The White House is hoping the House Republicans’ Obamacare repeal bill will be brought to the floor for a vote the next week, shortly after they return from their Easter recess.
The administration is hoping to get repeal passed before President Donald Trump’s 100th day in office. Vice President Mike Pence, Office of Management and Budget Director Mick Mulvaney and White House Chief of Staff Reince Priebus have spearheaded the renewed efforts to help Republicans negotiate a deal they all feel comfortable supporting.
“The question is whether it can get 216 votes in the House and the answer isn’t clear at this time,” a senior GOP aide told Politico. “There is no legislative text and therefore no agreement to do a whip count on.”
ᐧGOP lawmakers are expected to see new legislative text as soon as Friday and no later than the close of the weekend, Politico reports.
House Speaker Paul Ryan confirmed they were working on the “finishing touches” of the legislation Wednesday.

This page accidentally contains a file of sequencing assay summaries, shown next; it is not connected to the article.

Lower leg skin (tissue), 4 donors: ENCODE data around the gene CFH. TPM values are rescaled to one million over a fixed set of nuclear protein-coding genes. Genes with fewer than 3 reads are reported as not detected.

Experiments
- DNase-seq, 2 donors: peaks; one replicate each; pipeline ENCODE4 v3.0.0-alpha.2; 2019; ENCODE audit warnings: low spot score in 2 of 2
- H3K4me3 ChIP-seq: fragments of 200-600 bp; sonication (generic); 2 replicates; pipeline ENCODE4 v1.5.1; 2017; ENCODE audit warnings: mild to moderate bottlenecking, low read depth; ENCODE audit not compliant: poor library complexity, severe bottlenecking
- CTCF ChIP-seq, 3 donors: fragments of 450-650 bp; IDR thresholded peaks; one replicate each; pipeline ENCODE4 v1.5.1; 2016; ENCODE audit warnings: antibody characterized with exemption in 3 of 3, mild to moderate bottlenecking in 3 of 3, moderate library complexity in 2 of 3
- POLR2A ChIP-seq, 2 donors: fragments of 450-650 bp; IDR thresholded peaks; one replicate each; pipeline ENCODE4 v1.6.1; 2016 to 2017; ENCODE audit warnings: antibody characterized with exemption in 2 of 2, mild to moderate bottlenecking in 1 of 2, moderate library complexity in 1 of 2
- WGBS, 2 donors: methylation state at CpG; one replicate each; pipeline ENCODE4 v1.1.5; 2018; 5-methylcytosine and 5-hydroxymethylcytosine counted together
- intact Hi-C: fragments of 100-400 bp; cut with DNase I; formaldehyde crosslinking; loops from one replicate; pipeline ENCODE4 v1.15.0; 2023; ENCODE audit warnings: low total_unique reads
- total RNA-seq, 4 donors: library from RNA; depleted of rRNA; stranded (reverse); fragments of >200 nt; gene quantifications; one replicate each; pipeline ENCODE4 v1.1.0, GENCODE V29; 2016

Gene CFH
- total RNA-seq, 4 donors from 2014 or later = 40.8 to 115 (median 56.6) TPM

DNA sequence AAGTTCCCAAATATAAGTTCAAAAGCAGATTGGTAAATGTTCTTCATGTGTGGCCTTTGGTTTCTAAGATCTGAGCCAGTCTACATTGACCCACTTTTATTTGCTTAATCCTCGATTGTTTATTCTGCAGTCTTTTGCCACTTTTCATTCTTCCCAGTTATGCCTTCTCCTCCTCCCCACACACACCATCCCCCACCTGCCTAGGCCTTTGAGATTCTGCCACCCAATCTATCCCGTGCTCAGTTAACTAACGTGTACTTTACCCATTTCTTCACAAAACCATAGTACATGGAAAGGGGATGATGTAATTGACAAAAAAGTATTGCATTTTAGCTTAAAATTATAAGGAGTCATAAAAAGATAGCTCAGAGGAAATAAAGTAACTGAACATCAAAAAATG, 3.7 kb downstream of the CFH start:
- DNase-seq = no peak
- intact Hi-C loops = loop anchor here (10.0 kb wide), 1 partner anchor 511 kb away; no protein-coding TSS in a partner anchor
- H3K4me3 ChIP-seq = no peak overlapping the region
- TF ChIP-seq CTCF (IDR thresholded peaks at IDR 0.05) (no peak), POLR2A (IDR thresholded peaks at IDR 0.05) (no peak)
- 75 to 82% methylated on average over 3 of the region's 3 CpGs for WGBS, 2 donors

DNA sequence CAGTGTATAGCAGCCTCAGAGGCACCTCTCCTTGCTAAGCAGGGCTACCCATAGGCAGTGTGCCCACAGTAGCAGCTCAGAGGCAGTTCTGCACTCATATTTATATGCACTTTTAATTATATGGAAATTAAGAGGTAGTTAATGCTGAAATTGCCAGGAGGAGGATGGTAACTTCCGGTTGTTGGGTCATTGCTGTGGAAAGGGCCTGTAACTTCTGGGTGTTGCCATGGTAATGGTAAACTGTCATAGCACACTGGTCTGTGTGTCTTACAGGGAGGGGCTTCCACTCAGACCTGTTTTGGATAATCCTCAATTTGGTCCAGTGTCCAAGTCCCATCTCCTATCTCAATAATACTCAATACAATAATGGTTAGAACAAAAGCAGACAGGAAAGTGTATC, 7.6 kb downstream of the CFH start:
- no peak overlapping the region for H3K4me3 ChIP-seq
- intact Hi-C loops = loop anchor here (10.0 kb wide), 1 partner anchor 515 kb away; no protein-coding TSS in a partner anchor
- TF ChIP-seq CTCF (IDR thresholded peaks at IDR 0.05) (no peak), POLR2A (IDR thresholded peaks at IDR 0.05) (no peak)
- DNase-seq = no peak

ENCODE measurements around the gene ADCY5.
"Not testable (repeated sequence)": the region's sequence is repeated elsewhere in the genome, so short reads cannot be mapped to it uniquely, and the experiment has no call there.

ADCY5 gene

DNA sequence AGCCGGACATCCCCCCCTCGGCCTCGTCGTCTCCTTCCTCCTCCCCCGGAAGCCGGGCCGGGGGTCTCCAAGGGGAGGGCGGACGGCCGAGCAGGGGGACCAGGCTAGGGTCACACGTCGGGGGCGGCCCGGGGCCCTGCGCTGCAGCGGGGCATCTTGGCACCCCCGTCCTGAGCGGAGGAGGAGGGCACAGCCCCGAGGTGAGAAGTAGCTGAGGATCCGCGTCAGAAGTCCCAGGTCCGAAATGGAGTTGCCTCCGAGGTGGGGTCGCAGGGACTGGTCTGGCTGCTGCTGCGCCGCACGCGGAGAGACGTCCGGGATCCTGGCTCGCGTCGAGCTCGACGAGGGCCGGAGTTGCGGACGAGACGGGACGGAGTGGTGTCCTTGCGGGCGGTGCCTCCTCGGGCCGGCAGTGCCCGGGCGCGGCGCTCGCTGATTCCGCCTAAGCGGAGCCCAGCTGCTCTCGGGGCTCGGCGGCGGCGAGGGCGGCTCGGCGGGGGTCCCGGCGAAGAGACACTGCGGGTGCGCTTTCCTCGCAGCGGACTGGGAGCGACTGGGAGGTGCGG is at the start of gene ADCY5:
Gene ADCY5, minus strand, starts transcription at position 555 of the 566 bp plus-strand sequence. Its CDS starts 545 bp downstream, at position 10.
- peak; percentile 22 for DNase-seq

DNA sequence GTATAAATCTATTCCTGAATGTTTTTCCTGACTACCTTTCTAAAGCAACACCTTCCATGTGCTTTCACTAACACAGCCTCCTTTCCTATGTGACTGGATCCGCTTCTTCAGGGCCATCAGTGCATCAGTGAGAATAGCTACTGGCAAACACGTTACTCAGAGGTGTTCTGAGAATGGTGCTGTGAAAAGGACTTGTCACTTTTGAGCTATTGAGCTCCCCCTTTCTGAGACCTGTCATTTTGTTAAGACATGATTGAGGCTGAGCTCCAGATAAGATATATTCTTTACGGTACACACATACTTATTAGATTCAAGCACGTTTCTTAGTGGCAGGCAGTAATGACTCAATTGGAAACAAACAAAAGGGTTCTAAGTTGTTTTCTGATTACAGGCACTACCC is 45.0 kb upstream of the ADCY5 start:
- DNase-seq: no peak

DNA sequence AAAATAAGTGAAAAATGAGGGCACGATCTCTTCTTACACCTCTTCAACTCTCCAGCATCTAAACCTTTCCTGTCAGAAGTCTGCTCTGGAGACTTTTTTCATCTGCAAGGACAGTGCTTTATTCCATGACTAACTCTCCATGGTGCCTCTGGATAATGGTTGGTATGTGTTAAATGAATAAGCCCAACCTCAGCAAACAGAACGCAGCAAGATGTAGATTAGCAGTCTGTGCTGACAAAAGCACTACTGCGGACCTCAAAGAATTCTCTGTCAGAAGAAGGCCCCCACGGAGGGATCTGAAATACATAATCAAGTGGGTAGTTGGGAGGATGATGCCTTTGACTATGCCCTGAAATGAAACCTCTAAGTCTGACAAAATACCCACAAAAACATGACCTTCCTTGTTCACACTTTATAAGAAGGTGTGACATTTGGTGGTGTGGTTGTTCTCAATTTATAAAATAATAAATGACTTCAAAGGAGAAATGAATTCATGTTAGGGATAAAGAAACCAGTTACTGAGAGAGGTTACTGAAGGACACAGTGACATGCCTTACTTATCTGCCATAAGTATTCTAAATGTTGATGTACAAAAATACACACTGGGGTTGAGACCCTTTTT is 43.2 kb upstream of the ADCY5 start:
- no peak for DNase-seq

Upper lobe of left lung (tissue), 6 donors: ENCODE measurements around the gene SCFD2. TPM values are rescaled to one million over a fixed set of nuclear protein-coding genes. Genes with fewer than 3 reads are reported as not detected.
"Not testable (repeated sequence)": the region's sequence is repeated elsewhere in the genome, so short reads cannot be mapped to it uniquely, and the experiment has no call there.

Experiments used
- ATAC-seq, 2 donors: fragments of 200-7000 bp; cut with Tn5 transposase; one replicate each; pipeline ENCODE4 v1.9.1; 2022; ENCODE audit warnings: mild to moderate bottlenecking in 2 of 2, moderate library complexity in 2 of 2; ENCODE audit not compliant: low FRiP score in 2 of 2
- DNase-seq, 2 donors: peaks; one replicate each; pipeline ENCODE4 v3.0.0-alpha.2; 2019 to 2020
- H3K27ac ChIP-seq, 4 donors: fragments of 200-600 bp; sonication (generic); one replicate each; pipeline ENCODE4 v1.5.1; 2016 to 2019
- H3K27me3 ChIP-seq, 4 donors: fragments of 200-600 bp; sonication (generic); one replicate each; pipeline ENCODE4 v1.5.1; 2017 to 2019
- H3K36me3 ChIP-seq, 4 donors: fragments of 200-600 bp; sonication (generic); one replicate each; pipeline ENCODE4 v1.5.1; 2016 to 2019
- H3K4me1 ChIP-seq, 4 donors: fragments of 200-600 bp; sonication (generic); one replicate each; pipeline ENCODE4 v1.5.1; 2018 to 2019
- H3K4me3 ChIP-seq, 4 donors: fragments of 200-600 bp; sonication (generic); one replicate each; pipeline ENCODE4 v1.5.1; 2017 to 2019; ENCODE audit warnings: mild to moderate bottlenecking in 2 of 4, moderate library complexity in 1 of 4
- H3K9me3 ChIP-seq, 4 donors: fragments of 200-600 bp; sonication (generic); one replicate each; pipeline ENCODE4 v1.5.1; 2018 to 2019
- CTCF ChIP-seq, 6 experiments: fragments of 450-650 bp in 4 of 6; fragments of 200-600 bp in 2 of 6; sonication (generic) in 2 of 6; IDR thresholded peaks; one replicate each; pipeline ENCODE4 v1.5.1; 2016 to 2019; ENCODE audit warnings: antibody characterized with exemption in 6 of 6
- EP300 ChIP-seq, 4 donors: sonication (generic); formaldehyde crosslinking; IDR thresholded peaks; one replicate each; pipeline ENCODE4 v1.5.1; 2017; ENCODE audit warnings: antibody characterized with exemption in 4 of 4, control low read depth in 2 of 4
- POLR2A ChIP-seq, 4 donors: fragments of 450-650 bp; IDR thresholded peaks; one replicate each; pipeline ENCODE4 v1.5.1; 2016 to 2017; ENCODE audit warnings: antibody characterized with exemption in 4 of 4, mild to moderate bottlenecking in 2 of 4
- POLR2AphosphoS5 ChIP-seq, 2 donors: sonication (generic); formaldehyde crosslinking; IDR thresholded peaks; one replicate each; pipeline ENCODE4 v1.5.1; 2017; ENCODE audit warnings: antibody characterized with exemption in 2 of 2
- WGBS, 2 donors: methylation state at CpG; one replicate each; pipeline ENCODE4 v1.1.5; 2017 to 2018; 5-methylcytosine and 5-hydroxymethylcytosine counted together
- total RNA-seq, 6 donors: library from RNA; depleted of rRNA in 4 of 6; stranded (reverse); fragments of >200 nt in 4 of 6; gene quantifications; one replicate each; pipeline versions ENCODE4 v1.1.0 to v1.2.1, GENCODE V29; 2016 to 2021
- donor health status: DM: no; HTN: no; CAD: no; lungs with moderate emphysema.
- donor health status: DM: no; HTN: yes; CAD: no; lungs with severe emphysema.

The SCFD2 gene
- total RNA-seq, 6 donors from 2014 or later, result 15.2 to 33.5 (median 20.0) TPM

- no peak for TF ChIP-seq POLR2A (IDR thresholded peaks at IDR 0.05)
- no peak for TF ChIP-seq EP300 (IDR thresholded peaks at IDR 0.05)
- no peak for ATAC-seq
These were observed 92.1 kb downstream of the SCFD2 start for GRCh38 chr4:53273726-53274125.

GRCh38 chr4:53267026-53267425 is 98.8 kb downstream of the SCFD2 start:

Leadership has largely taken a backseat in the process. They have instead opted for a bottom-up approach in an attempt let members reach a consensus on text that will placate all factions of the conference. House Freedom Caucus Chairman Mark Meadows and moderate Tuesday Group Co-Chairman Tom MacArthur have been attempting to come together on a deal that would allow states to opt-out of certain Obamacare regulations. While members are coming closer to a consensus, it appears leadership is still short on the votes needed to pass the bill.
“There is no legislative text yet for the MacArthur-Meadows agreement that has been floating around, and until there is legislative text, there would not be a whip count. Given that, there is not a scheduled vote yet,” a GOP aide told The Daily Caller News Foundation.
The GOP conference is expected to discuss the bill on their conference call Saturday.
The initial bill was pulled off the floor in March due to a lack of consensus between conservatives and moderates. Members of the conservative House Freedom Caucus were hoping to see a number of the Title I regulations repealed, arguing it was the only way to bring down premiums in a meaningful way. Moderates argued repealing certain language could potentially lead to insurers refusing to cover individuals with preexisting conditions.
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